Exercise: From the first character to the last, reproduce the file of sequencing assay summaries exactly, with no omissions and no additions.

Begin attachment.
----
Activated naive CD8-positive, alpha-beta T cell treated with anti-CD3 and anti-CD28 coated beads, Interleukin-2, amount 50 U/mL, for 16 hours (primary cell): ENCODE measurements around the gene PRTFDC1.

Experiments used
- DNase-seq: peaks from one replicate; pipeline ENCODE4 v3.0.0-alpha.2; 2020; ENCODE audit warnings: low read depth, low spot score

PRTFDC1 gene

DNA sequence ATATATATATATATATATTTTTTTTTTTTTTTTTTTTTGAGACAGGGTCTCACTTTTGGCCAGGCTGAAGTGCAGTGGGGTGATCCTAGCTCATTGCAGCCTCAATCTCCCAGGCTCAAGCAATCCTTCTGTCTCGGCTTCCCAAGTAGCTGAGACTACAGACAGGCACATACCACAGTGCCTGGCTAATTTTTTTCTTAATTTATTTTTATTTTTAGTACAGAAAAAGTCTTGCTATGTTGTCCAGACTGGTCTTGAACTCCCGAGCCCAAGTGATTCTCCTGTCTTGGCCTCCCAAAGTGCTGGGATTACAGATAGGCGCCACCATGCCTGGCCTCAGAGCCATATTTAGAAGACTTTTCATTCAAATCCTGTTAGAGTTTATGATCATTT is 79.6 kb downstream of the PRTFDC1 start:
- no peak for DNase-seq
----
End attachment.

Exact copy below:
Activated naive CD8-positive, alpha-beta T cell treated with anti-CD3 and anti-CD28 coated beads, Interleukin-2, amount 50 U/mL, for 16 hours (primary cell): ENCODE measurements around the gene PRTFDC1.

Experiments used
- DNase-seq: peaks from one replicate; pipeline ENCODE4 v3.0.0-alpha.2; 2020; ENCODE audit warnings: low read depth, low spot score

PRTFDC1 gene

DNA sequence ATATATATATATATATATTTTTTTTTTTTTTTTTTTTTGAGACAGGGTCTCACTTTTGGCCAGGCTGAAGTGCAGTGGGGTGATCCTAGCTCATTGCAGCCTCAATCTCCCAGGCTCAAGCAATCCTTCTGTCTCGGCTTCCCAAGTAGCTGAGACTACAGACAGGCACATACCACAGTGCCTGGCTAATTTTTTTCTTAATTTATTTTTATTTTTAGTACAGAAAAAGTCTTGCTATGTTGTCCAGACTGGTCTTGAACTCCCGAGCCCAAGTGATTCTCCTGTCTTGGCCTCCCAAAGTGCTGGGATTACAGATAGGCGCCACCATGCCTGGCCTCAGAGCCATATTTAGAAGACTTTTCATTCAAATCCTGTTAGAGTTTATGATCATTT is 79.6 kb downstream of the PRTFDC1 start:
- no peak for DNase-seq